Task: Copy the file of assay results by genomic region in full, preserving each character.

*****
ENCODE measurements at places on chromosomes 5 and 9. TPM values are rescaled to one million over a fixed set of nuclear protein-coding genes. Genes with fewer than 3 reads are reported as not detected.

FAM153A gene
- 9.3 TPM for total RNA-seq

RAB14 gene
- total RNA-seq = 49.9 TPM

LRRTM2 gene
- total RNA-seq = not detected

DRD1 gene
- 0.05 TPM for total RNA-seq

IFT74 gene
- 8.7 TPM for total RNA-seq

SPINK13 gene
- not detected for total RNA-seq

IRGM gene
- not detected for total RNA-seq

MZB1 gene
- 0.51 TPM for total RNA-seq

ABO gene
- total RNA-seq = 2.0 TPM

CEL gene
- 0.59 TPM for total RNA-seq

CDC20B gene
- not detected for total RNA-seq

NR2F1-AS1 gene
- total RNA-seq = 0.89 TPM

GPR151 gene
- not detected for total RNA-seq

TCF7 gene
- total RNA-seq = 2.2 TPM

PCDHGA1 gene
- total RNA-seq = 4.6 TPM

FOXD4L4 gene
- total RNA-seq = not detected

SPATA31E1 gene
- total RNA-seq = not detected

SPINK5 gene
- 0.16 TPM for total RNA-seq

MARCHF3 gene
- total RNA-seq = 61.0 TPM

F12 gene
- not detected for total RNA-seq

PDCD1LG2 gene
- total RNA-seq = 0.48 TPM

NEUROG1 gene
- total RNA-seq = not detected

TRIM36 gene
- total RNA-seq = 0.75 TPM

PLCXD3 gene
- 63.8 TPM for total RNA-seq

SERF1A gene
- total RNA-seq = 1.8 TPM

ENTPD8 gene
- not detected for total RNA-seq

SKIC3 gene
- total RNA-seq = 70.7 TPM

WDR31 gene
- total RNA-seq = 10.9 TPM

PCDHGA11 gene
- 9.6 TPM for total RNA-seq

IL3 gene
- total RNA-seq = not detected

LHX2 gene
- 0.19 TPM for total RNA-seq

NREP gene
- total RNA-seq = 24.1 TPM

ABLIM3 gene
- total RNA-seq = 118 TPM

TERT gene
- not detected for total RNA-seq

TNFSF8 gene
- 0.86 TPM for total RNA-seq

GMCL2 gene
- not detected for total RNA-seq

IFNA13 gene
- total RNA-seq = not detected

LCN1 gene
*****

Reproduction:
ENCODE measurements at places on chromosomes 5 and 9. TPM values are rescaled to one million over a fixed set of nuclear protein-coding genes. Genes with fewer than 3 reads are reported as not detected.

FAM153A gene
- 9.3 TPM for total RNA-seq

RAB14 gene
- total RNA-seq = 49.9 TPM

LRRTM2 gene
- total RNA-seq = not detected

DRD1 gene
- 0.05 TPM for total RNA-seq

IFT74 gene
- 8.7 TPM for total RNA-seq

SPINK13 gene
- not detected for total RNA-seq

IRGM gene
- not detected for total RNA-seq

MZB1 gene
- 0.51 TPM for total RNA-seq

ABO gene
- total RNA-seq = 2.0 TPM

CEL gene
- 0.59 TPM for total RNA-seq

CDC20B gene
- not detected for total RNA-seq

NR2F1-AS1 gene
- total RNA-seq = 0.89 TPM

GPR151 gene
- not detected for total RNA-seq

TCF7 gene
- total RNA-seq = 2.2 TPM

PCDHGA1 gene
- total RNA-seq = 4.6 TPM

FOXD4L4 gene
- total RNA-seq = not detected

SPATA31E1 gene
- total RNA-seq = not detected

SPINK5 gene
- 0.16 TPM for total RNA-seq

MARCHF3 gene
- total RNA-seq = 61.0 TPM

F12 gene
- not detected for total RNA-seq

PDCD1LG2 gene
- total RNA-seq = 0.48 TPM

NEUROG1 gene
- total RNA-seq = not detected

TRIM36 gene
- total RNA-seq = 0.75 TPM

PLCXD3 gene
- 63.8 TPM for total RNA-seq

SERF1A gene
- total RNA-seq = 1.8 TPM

ENTPD8 gene
- not detected for total RNA-seq

SKIC3 gene
- total RNA-seq = 70.7 TPM

WDR31 gene
- total RNA-seq = 10.9 TPM

PCDHGA11 gene
- 9.6 TPM for total RNA-seq

IL3 gene
- total RNA-seq = not detected

LHX2 gene
- 0.19 TPM for total RNA-seq

NREP gene
- total RNA-seq = 24.1 TPM

ABLIM3 gene
- total RNA-seq = 118 TPM

TERT gene
- not detected for total RNA-seq

TNFSF8 gene
- 0.86 TPM for total RNA-seq

GMCL2 gene
- not detected for total RNA-seq

IFNA13 gene
- total RNA-seq = not detected

LCN1 gene